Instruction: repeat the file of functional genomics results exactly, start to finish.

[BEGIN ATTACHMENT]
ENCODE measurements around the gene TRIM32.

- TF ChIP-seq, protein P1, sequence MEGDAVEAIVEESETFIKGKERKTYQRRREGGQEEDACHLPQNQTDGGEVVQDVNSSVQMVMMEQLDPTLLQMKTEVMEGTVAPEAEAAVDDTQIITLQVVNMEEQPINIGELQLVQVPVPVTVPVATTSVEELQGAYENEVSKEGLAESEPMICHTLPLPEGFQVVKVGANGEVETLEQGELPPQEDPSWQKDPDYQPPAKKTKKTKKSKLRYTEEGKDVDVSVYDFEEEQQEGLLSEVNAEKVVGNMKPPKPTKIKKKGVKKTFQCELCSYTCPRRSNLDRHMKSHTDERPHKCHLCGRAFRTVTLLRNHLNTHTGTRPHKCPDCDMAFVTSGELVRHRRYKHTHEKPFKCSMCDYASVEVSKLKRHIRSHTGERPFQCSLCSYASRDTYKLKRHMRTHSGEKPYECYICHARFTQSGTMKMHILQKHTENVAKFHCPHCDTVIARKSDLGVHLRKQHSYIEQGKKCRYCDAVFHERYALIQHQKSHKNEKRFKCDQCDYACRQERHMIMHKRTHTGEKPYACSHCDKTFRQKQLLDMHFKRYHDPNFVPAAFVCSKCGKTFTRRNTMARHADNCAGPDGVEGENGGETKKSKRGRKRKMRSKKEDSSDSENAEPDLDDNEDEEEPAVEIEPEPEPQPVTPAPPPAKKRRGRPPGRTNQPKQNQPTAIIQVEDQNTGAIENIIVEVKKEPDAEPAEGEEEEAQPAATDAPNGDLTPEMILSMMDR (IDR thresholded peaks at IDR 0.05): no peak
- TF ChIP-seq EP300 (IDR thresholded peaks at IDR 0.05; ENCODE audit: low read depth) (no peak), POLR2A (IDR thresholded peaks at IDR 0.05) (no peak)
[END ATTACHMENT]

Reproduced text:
ENCODE measurements around the gene TRIM32.

- TF ChIP-seq, protein P1, sequence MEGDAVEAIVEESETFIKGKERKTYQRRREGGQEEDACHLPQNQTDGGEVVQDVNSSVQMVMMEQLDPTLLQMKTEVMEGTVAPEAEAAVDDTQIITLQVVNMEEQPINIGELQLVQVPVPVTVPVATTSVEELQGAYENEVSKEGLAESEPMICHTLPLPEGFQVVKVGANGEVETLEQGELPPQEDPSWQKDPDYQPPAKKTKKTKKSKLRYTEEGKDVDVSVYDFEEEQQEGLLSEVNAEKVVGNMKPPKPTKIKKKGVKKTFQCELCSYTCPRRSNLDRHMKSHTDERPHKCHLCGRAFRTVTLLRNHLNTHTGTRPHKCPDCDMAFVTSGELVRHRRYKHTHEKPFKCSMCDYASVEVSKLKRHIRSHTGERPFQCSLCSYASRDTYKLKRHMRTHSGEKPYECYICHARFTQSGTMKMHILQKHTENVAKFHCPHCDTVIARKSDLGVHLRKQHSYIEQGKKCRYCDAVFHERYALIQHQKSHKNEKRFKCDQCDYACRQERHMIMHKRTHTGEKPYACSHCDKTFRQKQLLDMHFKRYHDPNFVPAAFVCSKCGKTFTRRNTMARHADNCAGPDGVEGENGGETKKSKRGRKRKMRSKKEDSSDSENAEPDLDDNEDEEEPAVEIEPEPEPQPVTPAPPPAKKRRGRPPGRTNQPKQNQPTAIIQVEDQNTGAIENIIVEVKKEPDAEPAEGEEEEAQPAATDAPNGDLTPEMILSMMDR (IDR thresholded peaks at IDR 0.05): no peak
- TF ChIP-seq EP300 (IDR thresholded peaks at IDR 0.05; ENCODE audit: low read depth) (no peak), POLR2A (IDR thresholded peaks at IDR 0.05) (no peak)